Sunday, January 02, 2005

Gerard Baker: Tsunami must be fault of the US

This From The Australian

INEVITABLY, confronted with a tragedy of unimaginable scale, the human mind looks for someone to blame. In the Dark Ages, disasters were ascribed to the wrath of God. Now, in an odd inversion that we like to think of as progress, they are adduced as evidence of no God.

In the absence of a deity to decry or appease when the earth moves in such devastating fashion, humankind reaches for the next best thing - worldly authority. Authority should have known it was coming. Authority didn't do enough to prevent it. Authority was too preoccupied with its own nefarious priorities to care.

There is plenty of authority to blame for the devastation caused by the Sumatran earthquake this week. Governments in Bangkok, Jakarta and Colombo will shoulder some of it. Governments farther afield will be inculpated for the poverty of their response. Media organisations will be attacked for being too callous and too mawkish. Unsurprisingly, perhaps the most inviting target is the US.

In the past three days I have been impressed by the originality of the latest critiques of the evil Americans. The earthquake and tsunami apparently had something to do with global warming, environmentalists say, caused of course by greedy American motorists. Then there was the rumour that the US military base at Diego Garcia was forewarned of the impending disaster and presumably because of some CIA-approved plot to undermine Islamic movements in Indonesia and Thailand did nothing about it.

To be fair, even the most animated America-hater, though, baulks at the idea of blaming George W. Bush for the destruction and death in southern Asia. But the US is blamed for not responding generously enough to help the victims of the catastrophe. A UN official this week derided Washington's contribution as stingy.

It is a label that fits the general image abroad of greedy, self-absorbed Americans. They neither know nor care much about the woes of the rest of the world, do they? Did the tsunami even get a look-in on US TV news between the holiday schmalz and the football games, I have been sneeringly asked once or twice this week by contemptuous British friends.

The answer is yes, it did. News coverage of the event has been extensive, and for the most part intelligent and mercifully free of the sort of parochialism about holidaymakers that characterises so much of the European press accounts. There have been some lapses -- the New York newspaper that carried on its front page the Manhattan supermodel's harrowing tale of survival as her boyfriend was swept away by a tidal wave. There has perhaps been a little too much "what if it happened here?" alarmist self-absorption.

But for the most part Americans have watched a sobering, heartbreaking tale of unimagined calamity unfold halfway across the world. You get a sense of the heterogeneity of this country when something such as this happens. Every newspaper in every big city has been carrying stories about local Sri Lankan, Indonesian, Thai and Malaysian communities traumatised by the long-distance search for relatives and friends.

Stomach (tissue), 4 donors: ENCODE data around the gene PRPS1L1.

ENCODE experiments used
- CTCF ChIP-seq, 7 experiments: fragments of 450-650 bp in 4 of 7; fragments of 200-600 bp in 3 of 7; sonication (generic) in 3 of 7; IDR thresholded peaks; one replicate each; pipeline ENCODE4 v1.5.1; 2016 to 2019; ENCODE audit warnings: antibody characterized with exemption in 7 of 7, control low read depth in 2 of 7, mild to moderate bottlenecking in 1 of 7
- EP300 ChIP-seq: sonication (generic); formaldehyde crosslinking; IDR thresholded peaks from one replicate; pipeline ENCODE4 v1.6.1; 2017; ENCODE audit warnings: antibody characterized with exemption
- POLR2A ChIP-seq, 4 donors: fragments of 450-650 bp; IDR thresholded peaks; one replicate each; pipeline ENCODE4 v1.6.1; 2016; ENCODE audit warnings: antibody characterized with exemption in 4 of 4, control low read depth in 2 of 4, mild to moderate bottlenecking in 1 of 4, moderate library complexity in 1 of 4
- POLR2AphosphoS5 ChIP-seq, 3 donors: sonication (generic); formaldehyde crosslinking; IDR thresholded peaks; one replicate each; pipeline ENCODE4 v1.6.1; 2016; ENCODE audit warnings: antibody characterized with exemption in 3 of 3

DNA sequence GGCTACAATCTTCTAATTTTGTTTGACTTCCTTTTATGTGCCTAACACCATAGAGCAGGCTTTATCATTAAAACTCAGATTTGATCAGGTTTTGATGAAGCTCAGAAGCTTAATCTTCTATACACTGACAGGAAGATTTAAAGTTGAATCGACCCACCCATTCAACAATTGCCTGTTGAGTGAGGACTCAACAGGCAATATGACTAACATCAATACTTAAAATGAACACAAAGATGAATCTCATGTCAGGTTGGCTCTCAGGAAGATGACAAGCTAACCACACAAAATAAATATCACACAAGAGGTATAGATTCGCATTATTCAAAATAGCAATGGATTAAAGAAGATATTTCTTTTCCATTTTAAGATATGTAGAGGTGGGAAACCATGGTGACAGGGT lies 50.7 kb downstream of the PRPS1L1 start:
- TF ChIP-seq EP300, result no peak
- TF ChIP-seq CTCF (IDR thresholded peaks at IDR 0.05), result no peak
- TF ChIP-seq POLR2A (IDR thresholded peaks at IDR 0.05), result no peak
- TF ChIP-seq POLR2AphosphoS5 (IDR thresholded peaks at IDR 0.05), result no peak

Further, in financial terms, it is not at all clear that the US is shirking its responsibilities, pledging an initial $US35 million ($45.1million) in aid, with the prospect of much more to come, and offering military assistance. You can be sure that the private US response will be even more impressive. Don't misunderstand me. I am not suggesting that Americans are any more generous than anyone else -- simply that they, too, are moved to mercy by the plight of others.

But even as we seek to apportion blame when catastrophe strikes, we are gripped too by a kind of fatalism. We stand in awe of nature and feel helpless before its apparently insuperable power. The rising death toll in Southeast Asia seems to mock our pretensions to progress. We may have been to the moon, eradicated smallpox and created eBay, we think, but when the tectonic plates move we are no more secure than were the barefoot citizens of Pompeii.

Yet the truth is not so grim. For centuries, steady progress has been made in the struggle to limit the effects of natural disasters. Last year, an earthquake that measured 6.6 on the Richter scale killed more than 40,000 people in the Iranian city of Bam. In 1989, a more powerful earthquake struck outside San Francisco. The death toll was fewer than 100. Of course there were demographic and geologic differences that contributed to the disparity. Of course there will never be a fail-safe protection against the most destructive efforts of nature. But it is within our reach to build systems that can mitigate their effects.

Years of scientific effort and technological investment have given the world seismic sensors; early warning systems; buildings that can bounce up and down on stilts buried deep in the earth; flood barriers and other techniques. We can discern the outlines of a strategy for preventing, or at least limiting future disasters.

As we contemplate nature's fearful capacity for destruction and our apparent helplessness, we should not forget the greater tragedy that is humankind's potential for self-destruction. It was humanity, not nature, that killed tens of millions in the wars and genocides of the 20th century. Even as we master techniques to protect us from the earth's violence, we perfect new, more effective means of delivering our own.

The Times



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